So please PLEASE ensure your round pen is fenced with strong fencing at least 7 foot high, and is at least 50 feet in diameter. My girl could very easily have died the other day... I would hate for this to happen to someone else. Magic and I were incredibly lucky that it wasn't worse, and every time there is an accident similar to this there is a very high chance of serious injury or even death for the poor horse involved.

mls 08-06-2012 02:43 PM

Quote:

Originally Posted by blue eyed pony (Post 1633054)
So please PLEASE ensure your round pen is fenced with strong fencing at least 7 foot high, and is at least 50 feet in diameter.

I disagree. Round pens do not need to be seven feet high. ANY daylight will allow a horse in flight mode to think it run can through or jump over. These things happen and it is unfortunate.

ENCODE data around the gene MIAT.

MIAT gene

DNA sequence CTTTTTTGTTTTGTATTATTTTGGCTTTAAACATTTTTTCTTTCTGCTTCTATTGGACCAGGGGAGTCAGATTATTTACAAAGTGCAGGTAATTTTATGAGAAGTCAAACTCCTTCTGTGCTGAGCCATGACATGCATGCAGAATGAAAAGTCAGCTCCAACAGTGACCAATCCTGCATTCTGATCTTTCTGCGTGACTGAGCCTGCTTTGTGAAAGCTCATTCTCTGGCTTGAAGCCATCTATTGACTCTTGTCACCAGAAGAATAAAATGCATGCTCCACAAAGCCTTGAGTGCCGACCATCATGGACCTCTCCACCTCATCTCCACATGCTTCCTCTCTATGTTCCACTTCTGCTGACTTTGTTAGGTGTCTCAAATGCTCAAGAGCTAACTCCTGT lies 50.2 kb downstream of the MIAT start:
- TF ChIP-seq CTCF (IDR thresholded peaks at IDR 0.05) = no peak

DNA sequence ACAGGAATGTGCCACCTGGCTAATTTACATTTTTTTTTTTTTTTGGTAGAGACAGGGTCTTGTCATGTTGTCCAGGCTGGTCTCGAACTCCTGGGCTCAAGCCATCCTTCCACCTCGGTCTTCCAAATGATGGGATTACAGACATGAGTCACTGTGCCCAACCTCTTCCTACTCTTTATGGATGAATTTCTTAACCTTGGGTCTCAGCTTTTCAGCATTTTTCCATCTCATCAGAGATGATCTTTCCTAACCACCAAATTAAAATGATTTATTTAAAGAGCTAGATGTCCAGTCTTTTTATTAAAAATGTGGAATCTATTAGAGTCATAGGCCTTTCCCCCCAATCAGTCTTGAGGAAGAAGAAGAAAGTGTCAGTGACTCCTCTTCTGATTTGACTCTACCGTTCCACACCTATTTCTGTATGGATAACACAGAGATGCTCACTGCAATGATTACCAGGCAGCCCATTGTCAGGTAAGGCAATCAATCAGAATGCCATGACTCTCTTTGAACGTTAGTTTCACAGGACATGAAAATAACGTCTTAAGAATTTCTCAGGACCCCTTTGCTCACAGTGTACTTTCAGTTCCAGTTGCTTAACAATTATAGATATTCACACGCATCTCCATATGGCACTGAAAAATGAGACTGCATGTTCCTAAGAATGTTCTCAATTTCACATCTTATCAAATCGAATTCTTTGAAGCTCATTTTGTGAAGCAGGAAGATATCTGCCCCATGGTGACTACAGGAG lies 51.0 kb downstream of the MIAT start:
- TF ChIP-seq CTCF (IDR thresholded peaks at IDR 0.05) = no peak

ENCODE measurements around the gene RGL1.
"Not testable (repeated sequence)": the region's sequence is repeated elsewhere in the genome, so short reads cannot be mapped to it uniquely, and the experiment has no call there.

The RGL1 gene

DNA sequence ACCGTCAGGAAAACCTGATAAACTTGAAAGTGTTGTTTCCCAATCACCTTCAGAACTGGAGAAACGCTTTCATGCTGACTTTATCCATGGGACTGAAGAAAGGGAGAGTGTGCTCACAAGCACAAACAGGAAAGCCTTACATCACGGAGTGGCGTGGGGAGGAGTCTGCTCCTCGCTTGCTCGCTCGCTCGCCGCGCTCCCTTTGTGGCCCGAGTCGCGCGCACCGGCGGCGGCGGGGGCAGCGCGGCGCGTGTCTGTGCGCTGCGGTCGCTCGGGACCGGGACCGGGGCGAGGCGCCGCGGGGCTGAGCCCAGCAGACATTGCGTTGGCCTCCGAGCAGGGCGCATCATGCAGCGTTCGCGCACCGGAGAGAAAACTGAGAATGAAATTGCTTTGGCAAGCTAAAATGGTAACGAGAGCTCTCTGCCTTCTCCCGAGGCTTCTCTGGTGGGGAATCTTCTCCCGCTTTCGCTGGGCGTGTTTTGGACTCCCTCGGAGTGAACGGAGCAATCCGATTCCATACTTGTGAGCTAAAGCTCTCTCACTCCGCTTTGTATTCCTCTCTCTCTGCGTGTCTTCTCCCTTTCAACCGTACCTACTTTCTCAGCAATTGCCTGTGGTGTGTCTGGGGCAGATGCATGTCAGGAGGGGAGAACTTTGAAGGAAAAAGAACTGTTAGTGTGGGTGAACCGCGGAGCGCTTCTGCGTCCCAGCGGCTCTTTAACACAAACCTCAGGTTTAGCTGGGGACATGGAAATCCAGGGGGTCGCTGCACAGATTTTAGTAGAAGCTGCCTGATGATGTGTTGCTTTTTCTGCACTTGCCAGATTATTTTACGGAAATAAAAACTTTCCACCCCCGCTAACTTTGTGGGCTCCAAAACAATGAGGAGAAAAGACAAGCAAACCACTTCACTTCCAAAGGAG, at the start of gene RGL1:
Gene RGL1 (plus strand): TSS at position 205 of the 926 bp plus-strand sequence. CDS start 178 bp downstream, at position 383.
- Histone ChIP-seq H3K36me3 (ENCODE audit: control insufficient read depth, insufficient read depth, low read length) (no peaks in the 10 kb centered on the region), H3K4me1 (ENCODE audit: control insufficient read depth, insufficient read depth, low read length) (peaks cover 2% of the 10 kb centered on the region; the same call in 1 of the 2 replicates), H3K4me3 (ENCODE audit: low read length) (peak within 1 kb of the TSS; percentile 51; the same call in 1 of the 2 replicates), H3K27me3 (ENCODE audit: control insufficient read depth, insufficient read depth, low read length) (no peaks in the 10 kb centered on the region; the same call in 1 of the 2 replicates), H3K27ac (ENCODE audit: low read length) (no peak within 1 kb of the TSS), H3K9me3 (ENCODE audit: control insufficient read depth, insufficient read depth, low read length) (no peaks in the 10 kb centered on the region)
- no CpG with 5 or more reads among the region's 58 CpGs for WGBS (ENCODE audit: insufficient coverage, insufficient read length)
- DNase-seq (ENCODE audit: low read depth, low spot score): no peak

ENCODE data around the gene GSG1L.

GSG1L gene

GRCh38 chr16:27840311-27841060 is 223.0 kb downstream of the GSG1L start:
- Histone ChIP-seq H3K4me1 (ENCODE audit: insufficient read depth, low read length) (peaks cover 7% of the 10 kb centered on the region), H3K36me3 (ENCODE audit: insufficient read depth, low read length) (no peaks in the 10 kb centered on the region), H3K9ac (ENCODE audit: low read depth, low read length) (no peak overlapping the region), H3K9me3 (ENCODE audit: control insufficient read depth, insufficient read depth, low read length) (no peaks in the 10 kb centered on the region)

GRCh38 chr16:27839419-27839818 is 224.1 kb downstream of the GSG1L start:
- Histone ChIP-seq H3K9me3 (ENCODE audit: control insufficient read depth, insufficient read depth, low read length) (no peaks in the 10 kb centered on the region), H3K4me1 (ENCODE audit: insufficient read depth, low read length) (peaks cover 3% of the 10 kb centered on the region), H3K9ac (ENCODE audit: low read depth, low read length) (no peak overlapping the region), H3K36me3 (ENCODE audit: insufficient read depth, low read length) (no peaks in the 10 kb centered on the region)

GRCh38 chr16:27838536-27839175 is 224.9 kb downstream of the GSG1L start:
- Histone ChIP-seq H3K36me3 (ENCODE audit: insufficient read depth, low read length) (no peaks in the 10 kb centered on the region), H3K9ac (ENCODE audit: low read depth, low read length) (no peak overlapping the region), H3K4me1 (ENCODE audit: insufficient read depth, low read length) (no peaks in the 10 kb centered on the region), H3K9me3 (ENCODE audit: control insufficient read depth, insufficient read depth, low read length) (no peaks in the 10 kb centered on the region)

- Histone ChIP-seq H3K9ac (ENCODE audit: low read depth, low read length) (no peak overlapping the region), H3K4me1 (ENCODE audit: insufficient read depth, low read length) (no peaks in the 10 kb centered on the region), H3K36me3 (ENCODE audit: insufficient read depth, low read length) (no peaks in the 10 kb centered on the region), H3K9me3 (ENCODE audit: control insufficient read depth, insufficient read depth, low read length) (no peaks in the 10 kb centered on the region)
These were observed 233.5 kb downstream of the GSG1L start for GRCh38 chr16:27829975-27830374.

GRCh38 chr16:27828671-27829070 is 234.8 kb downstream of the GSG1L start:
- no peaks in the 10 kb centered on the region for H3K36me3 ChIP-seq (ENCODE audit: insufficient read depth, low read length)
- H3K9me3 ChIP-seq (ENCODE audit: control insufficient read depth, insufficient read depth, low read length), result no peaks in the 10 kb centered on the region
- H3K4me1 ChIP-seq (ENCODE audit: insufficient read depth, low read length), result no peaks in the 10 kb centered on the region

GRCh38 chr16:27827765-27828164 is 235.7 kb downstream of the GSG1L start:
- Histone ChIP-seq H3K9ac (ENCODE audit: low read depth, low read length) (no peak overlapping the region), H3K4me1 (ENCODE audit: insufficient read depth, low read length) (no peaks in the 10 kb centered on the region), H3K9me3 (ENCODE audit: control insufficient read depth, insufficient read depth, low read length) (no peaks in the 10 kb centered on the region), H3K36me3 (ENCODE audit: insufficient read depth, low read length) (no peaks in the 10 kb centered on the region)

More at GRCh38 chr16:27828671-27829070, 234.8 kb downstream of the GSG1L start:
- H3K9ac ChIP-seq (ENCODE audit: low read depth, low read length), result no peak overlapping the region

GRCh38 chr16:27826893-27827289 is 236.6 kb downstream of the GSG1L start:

blue eyed pony 08-06-2012 02:51 PM

Yes - but they're less likely to flip over the top of it and land on their head/neck :/

Corporal 08-06-2012 03:17 PM

Honestly, with the price of lumber I think it would have cheaper to buy metal round pen panels. I'm so sorry that your TB got hurt. Do your horses get to spend any time in the round pen besides training? Mine do, and they are VERY comfortable eating in it AND training/riding in my square 55 x 65' training area. Perhaps some time spent getting your horse relaxed in your round pen would help prevent this from happening again. Still, I'm VERY sorry for your accident--wouldn't wish harm on ANYBODY's horse. **hugs**

blue eyed pony 08-06-2012 03:26 PM

My TB lived in that round pen for nearly a week, Corporal, because she came to me nearly untouchable. Had I put her in a stall she would have gone insane, had I put her in a pasture I would never have been able to touch her again. She was totally relaxed with the idea of being in the round pen.